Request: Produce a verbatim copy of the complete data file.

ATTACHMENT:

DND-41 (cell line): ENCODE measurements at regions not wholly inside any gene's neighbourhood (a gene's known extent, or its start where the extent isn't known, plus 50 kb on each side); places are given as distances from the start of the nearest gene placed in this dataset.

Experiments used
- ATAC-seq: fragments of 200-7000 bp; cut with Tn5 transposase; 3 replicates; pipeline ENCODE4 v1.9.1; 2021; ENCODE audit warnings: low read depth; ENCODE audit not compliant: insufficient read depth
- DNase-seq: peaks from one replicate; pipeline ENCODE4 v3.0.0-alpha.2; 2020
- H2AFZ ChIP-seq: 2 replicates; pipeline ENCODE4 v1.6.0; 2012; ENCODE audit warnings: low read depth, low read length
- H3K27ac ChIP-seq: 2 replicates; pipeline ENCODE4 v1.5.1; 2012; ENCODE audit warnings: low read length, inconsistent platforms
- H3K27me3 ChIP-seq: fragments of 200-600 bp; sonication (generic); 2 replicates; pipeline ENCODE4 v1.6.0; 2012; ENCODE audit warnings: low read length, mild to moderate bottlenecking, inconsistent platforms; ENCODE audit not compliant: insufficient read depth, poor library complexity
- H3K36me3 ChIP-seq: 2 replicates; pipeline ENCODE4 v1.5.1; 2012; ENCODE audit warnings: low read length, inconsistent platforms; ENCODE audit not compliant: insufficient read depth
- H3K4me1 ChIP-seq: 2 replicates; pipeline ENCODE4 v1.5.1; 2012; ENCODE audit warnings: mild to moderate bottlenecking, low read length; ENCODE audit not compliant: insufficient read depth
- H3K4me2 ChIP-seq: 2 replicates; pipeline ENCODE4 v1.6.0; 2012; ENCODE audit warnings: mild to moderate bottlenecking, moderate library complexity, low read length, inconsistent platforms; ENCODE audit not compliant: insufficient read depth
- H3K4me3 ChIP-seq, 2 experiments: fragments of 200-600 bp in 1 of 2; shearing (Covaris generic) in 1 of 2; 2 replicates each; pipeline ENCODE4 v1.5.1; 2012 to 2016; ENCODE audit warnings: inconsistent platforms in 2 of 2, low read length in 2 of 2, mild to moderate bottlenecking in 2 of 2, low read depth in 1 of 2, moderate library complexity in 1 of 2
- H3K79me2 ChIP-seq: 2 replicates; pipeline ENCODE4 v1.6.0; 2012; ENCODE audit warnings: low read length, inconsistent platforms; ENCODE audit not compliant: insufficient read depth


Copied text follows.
DND-41 (cell line): ENCODE measurements at regions not wholly inside any gene's neighbourhood (a gene's known extent, or its start where the extent isn't known, plus 50 kb on each side); places are given as distances from the start of the nearest gene placed in this dataset.

Experiments used
- ATAC-seq: fragments of 200-7000 bp; cut with Tn5 transposase; 3 replicates; pipeline ENCODE4 v1.9.1; 2021; ENCODE audit warnings: low read depth; ENCODE audit not compliant: insufficient read depth
- DNase-seq: peaks from one replicate; pipeline ENCODE4 v3.0.0-alpha.2; 2020
- H2AFZ ChIP-seq: 2 replicates; pipeline ENCODE4 v1.6.0; 2012; ENCODE audit warnings: low read depth, low read length
- H3K27ac ChIP-seq: 2 replicates; pipeline ENCODE4 v1.5.1; 2012; ENCODE audit warnings: low read length, inconsistent platforms
- H3K27me3 ChIP-seq: fragments of 200-600 bp; sonication (generic); 2 replicates; pipeline ENCODE4 v1.6.0; 2012; ENCODE audit warnings: low read length, mild to moderate bottlenecking, inconsistent platforms; ENCODE audit not compliant: insufficient read depth, poor library complexity
- H3K36me3 ChIP-seq: 2 replicates; pipeline ENCODE4 v1.5.1; 2012; ENCODE audit warnings: low read length, inconsistent platforms; ENCODE audit not compliant: insufficient read depth
- H3K4me1 ChIP-seq: 2 replicates; pipeline ENCODE4 v1.5.1; 2012; ENCODE audit warnings: mild to moderate bottlenecking, low read length; ENCODE audit not compliant: insufficient read depth
- H3K4me2 ChIP-seq: 2 replicates; pipeline ENCODE4 v1.6.0; 2012; ENCODE audit warnings: mild to moderate bottlenecking, moderate library complexity, low read length, inconsistent platforms; ENCODE audit not compliant: insufficient read depth
- H3K4me3 ChIP-seq, 2 experiments: fragments of 200-600 bp in 1 of 2; shearing (Covaris generic) in 1 of 2; 2 replicates each; pipeline ENCODE4 v1.5.1; 2012 to 2016; ENCODE audit warnings: inconsistent platforms in 2 of 2, low read length in 2 of 2, mild to moderate bottlenecking in 2 of 2, low read depth in 1 of 2, moderate library complexity in 1 of 2
- H3K79me2 ChIP-seq: 2 replicates; pipeline ENCODE4 v1.6.0; 2012; ENCODE audit warnings: low read length, inconsistent platforms; ENCODE audit not compliant: insufficient read depth